Cardiogram launches cross-platform features that let family members share data

Now Cardiogram users can share data with loved ones and physicians no matter if they are wearing using Apple Watches, Garmins or devices running Google's WearOS platform.
By Laura Lovett
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This morning Cardiogram, maker of a smartwatch app that uses a deep neural network technology to detect various heart conditions, launched two new features “Family Mode” and “Share with Doctor”, which let users share data across platforms with loved ones or a provider. The new features, which are available on Cardiogram premium, are interoperable between Apple Watches, Garmins and devices running Google's WearOS platform.

“We built this feature for all the adult children who bought their aging parents a wearable for the holidays. Many people have written in to request a feature that lets them monitor their parents' data remotely (with permission), and even act on their behalf in order to help them manage their health between doctors' appointments,” Brandon Ballinger, cofounder of Cardiogram, wrote in an email to MobiHealthNews. “Likewise, many people with chronic conditions — sleep apnea, hypertension, diabetes and atrial fibrillation — have written in to request a consolidated report to share with their doctor.”

Users can now share data on their heart rate, step count, diagnostic tests and habits with a family member. The system is also able to generate a PDF summary for a user’s doctor. 

While the information is now easier to share, the company still stresses the security of the product. 

“At a technical level, we use secure practices like virtual private clouds, TLS with 256-bit encryption, two-factor authentication, vulnerability scans and bug bounty programs,” Ballinger wrote. “At a user interface level, the user is always in control over how their data is shared — they initiate sharing with a doctor or family member, are shown when a family member has enabled access, and can also revoke access at any time through the Premium pane.”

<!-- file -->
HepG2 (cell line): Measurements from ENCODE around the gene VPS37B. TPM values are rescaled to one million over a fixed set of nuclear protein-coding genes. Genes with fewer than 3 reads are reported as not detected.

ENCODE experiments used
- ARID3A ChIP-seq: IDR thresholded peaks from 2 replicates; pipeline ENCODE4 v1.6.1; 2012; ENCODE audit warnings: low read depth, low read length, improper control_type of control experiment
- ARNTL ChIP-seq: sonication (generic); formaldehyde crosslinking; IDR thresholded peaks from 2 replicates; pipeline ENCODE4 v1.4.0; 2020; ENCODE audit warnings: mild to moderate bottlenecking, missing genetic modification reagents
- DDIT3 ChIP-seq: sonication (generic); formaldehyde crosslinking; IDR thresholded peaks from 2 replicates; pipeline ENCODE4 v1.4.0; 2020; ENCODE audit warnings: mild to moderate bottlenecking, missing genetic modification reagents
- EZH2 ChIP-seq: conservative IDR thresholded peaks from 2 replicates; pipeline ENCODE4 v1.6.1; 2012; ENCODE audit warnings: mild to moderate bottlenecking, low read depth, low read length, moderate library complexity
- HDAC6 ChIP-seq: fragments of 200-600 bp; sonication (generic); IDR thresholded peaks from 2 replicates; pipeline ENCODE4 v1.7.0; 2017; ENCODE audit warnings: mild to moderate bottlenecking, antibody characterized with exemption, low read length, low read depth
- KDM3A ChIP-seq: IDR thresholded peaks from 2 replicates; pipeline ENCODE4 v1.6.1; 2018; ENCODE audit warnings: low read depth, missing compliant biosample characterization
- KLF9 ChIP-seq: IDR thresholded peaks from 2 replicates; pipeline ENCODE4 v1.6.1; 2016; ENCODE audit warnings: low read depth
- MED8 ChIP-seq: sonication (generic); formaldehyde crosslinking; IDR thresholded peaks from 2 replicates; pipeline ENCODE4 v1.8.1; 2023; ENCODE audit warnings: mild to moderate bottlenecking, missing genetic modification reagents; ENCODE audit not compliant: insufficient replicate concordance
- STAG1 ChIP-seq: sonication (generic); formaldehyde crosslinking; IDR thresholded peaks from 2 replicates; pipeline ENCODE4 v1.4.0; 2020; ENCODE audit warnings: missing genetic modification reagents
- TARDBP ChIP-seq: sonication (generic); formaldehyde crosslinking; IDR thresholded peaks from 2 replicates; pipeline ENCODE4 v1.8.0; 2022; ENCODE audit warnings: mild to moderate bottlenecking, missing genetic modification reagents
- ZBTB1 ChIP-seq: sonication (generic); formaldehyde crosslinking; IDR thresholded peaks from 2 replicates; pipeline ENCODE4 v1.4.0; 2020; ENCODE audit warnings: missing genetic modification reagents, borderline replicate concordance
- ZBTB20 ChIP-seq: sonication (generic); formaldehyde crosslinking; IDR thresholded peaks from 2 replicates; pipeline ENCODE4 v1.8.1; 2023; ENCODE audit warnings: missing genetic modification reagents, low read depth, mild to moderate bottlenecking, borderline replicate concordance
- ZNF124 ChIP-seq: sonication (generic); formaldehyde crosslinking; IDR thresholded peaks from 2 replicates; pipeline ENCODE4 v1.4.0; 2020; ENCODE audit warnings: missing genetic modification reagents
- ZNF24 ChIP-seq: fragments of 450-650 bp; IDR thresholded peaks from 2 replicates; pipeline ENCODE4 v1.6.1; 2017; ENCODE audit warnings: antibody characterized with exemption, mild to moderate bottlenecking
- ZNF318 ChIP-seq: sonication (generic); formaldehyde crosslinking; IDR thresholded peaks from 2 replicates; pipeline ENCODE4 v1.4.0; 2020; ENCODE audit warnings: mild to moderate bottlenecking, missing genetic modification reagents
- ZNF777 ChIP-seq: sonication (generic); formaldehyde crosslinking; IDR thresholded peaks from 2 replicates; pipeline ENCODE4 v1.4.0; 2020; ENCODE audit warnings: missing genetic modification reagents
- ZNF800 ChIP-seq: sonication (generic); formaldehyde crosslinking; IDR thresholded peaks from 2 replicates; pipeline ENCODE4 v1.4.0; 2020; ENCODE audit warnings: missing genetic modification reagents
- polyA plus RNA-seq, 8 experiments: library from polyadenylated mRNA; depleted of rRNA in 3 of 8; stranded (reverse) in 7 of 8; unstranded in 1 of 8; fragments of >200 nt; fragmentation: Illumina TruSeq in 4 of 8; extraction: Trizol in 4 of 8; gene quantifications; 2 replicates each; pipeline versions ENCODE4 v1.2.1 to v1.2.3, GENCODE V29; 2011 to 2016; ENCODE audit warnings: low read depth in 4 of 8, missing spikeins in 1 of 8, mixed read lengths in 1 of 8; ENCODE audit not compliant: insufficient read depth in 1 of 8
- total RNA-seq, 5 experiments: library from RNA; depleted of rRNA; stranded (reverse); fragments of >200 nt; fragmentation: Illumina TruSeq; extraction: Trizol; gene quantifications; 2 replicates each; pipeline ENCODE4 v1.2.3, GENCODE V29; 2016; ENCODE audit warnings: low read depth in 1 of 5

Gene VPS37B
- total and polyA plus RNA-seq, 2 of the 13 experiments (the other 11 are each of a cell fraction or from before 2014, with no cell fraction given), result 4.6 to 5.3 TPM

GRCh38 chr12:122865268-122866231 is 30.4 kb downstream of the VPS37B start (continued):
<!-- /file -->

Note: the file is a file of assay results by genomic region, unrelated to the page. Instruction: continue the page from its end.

Why it matters

Cardiogram developed the new feature with the aim of making it easier for caregivers to track and monitor loved ones. In particular the company expressed interest in helping adult children monitor the health of their parents. 

“Wearables are no longer for the worried well: the average Cardiogram user is 41 years old, and more likely than the general population to manage a chronic condition,” Johnson Hsieh, cofounder at Cardiogram, wrote in materials provided to MobIHealth News. “The fastest-growing group of wearable owners are those aged 55 and older, and many people have told us they bought a wearable for their aging parent.”

The founders said that due to this growing demographic and interest in the space there was a need for this type of technology. 

“While health data is private, by its nature, people with chronic conditions need tools that let them share with their entire care team, be it their doctor or a family member,” Ballinger wrote. 

What's the trend 

Cardiogram was launched in 2016 by Hsieh and Ballinger, both former Google technologists. Since then the company has been active in the wearable space. 

The company started with validation studies. In 2017 the startup’s mRhythm Study showed that the Cardiogram’s algorithm can detect atrial fibrillation with 97 percent accuracy. This was followed by another study where Cardiogram and UC San Francisco’s Health eHeart Study found that the technology was able to detect hypertension and sleep apnea.  

In the last three years, the company also expanded from just running on Apple Watches to include Garmisn and WearOS devices. 

More recently the company has inked a deal with life insurer Amica Life and Greenhouse Life Insurance Company. As part of the deal users of the Cardiogram app can get $1,000 in accidental death insurance for free, and the insurer will be able to look at the user’s data from wearables. 

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